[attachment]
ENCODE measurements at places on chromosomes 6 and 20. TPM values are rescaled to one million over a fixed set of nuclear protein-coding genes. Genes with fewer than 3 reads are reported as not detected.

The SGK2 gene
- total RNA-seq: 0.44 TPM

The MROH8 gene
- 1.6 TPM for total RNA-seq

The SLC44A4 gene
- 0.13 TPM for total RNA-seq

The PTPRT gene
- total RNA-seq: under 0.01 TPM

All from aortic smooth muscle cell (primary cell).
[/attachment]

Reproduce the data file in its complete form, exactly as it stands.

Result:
ENCODE measurements at places on chromosomes 6 and 20. TPM values are rescaled to one million over a fixed set of nuclear protein-coding genes. Genes with fewer than 3 reads are reported as not detected.

The SGK2 gene
- total RNA-seq: 0.44 TPM

The MROH8 gene
- 1.6 TPM for total RNA-seq

The SLC44A4 gene
- 0.13 TPM for total RNA-seq

The PTPRT gene
- total RNA-seq: under 0.01 TPM

All from aortic smooth muscle cell (primary cell).